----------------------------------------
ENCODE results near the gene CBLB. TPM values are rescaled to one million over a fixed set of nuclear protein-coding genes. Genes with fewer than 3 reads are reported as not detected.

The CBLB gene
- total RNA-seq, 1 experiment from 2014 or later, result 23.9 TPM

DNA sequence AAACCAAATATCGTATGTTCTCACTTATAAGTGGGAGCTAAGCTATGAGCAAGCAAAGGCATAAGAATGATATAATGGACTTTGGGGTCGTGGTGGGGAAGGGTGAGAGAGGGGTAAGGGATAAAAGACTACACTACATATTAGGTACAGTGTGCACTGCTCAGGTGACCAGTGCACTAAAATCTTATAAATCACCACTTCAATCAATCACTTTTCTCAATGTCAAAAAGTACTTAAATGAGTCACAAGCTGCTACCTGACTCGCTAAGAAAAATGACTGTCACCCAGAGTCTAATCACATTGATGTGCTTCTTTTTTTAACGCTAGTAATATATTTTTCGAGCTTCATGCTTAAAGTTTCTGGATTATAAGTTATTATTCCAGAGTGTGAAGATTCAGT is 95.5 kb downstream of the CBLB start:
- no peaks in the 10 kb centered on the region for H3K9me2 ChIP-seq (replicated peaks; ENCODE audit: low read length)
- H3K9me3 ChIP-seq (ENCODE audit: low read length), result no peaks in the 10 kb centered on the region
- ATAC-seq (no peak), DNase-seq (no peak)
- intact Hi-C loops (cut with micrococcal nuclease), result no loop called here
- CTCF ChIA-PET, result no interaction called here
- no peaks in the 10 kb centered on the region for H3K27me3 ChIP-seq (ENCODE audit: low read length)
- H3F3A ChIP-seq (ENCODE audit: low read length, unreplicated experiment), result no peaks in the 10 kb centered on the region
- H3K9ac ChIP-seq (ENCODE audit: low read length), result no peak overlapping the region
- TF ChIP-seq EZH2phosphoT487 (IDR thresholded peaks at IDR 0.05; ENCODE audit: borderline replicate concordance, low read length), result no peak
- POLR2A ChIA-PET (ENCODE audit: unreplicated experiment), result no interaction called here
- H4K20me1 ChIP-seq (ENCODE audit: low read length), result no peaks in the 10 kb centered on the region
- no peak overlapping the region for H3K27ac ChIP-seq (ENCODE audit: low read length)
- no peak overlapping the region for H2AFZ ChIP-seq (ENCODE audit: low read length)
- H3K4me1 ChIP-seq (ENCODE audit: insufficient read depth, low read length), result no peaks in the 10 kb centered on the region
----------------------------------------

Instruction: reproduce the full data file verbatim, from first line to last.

ENCODE results near the gene CBLB. TPM values are rescaled to one million over a fixed set of nuclear protein-coding genes. Genes with fewer than 3 reads are reported as not detected.

The CBLB gene
- total RNA-seq, 1 experiment from 2014 or later, result 23.9 TPM

DNA sequence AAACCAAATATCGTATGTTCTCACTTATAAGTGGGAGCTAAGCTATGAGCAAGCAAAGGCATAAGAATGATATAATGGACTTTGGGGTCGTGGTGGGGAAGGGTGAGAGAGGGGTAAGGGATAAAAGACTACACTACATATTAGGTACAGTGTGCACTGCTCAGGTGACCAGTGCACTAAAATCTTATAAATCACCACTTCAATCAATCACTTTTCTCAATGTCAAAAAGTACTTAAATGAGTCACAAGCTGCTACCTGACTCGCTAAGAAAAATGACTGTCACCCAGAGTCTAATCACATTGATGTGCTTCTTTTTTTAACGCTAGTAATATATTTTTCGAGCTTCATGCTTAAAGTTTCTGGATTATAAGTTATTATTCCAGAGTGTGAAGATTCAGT is 95.5 kb downstream of the CBLB start:
- no peaks in the 10 kb centered on the region for H3K9me2 ChIP-seq (replicated peaks; ENCODE audit: low read length)
- H3K9me3 ChIP-seq (ENCODE audit: low read length), result no peaks in the 10 kb centered on the region
- ATAC-seq (no peak), DNase-seq (no peak)
- intact Hi-C loops (cut with micrococcal nuclease), result no loop called here
- CTCF ChIA-PET, result no interaction called here
- no peaks in the 10 kb centered on the region for H3K27me3 ChIP-seq (ENCODE audit: low read length)
- H3F3A ChIP-seq (ENCODE audit: low read length, unreplicated experiment), result no peaks in the 10 kb centered on the region
- H3K9ac ChIP-seq (ENCODE audit: low read length), result no peak overlapping the region
- TF ChIP-seq EZH2phosphoT487 (IDR thresholded peaks at IDR 0.05; ENCODE audit: borderline replicate concordance, low read length), result no peak
- POLR2A ChIA-PET (ENCODE audit: unreplicated experiment), result no interaction called here
- H4K20me1 ChIP-seq (ENCODE audit: low read length), result no peaks in the 10 kb centered on the region
- no peak overlapping the region for H3K27ac ChIP-seq (ENCODE audit: low read length)
- no peak overlapping the region for H2AFZ ChIP-seq (ENCODE audit: low read length)
- H3K4me1 ChIP-seq (ENCODE audit: insufficient read depth, low read length), result no peaks in the 10 kb centered on the region